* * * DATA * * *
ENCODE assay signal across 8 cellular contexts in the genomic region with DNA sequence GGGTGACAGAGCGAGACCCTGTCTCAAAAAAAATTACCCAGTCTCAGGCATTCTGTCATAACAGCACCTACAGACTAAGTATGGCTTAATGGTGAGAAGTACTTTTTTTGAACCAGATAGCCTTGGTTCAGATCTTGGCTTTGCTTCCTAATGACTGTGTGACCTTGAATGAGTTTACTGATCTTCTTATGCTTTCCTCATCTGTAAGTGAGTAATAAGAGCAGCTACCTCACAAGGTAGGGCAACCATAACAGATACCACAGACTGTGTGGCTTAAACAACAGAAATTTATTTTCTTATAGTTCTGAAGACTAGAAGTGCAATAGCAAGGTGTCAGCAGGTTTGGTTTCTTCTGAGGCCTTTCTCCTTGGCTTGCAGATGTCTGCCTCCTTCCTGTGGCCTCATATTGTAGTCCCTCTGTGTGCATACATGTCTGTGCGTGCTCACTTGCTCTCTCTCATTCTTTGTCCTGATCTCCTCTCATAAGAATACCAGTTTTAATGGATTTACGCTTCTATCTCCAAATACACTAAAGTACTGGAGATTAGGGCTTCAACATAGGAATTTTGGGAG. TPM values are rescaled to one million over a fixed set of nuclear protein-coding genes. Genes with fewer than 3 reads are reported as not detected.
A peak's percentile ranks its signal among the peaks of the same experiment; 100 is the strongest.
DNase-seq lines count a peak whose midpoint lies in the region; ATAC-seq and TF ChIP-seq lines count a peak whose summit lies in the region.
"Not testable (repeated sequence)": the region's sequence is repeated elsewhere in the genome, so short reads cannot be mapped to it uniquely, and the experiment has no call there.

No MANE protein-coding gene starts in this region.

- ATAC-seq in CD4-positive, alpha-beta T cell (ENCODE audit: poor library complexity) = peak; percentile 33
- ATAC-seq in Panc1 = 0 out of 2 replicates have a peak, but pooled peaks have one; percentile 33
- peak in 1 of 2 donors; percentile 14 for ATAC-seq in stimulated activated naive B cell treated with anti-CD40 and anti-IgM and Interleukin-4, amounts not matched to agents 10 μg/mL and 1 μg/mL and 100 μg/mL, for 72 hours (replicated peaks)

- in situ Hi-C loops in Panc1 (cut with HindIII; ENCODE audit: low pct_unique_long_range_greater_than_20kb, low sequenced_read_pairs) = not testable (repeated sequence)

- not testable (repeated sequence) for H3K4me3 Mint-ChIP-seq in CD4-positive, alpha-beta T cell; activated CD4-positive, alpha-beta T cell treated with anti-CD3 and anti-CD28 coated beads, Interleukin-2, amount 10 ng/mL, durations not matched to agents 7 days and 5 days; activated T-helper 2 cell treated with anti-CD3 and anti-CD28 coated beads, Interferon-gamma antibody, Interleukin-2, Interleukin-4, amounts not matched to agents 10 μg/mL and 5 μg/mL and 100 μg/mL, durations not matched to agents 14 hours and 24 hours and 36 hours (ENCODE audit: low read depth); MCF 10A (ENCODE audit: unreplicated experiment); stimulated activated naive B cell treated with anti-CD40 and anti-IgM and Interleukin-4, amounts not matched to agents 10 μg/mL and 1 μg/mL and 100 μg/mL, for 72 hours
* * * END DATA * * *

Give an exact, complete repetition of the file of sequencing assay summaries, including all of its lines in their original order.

ENCODE assay signal across 8 cellular contexts in the genomic region with DNA sequence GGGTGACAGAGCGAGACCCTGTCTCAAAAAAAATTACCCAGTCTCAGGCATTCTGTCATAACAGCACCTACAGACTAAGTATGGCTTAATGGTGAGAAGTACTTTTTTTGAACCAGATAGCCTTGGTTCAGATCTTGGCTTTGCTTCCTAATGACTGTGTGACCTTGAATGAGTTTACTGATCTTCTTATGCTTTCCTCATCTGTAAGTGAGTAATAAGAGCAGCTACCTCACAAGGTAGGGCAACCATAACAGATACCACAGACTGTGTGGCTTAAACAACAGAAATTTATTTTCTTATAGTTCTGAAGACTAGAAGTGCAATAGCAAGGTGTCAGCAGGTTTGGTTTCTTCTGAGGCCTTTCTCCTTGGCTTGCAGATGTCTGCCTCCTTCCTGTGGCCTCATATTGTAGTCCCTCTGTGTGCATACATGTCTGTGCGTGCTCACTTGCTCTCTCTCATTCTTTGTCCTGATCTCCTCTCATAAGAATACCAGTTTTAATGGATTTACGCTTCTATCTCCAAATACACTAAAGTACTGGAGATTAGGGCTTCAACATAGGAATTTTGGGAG. TPM values are rescaled to one million over a fixed set of nuclear protein-coding genes. Genes with fewer than 3 reads are reported as not detected.
A peak's percentile ranks its signal among the peaks of the same experiment; 100 is the strongest.
DNase-seq lines count a peak whose midpoint lies in the region; ATAC-seq and TF ChIP-seq lines count a peak whose summit lies in the region.
"Not testable (repeated sequence)": the region's sequence is repeated elsewhere in the genome, so short reads cannot be mapped to it uniquely, and the experiment has no call there.

No MANE protein-coding gene starts in this region.

- ATAC-seq in CD4-positive, alpha-beta T cell (ENCODE audit: poor library complexity) = peak; percentile 33
- ATAC-seq in Panc1 = 0 out of 2 replicates have a peak, but pooled peaks have one; percentile 33
- peak in 1 of 2 donors; percentile 14 for ATAC-seq in stimulated activated naive B cell treated with anti-CD40 and anti-IgM and Interleukin-4, amounts not matched to agents 10 μg/mL and 1 μg/mL and 100 μg/mL, for 72 hours (replicated peaks)

- in situ Hi-C loops in Panc1 (cut with HindIII; ENCODE audit: low pct_unique_long_range_greater_than_20kb, low sequenced_read_pairs) = not testable (repeated sequence)

- not testable (repeated sequence) for H3K4me3 Mint-ChIP-seq in CD4-positive, alpha-beta T cell; activated CD4-positive, alpha-beta T cell treated with anti-CD3 and anti-CD28 coated beads, Interleukin-2, amount 10 ng/mL, durations not matched to agents 7 days and 5 days; activated T-helper 2 cell treated with anti-CD3 and anti-CD28 coated beads, Interferon-gamma antibody, Interleukin-2, Interleukin-4, amounts not matched to agents 10 μg/mL and 5 μg/mL and 100 μg/mL, durations not matched to agents 14 hours and 24 hours and 36 hours (ENCODE audit: low read depth); MCF 10A (ENCODE audit: unreplicated experiment); stimulated activated naive B cell treated with anti-CD40 and anti-IgM and Interleukin-4, amounts not matched to agents 10 μg/mL and 1 μg/mL and 100 μg/mL, for 72 hours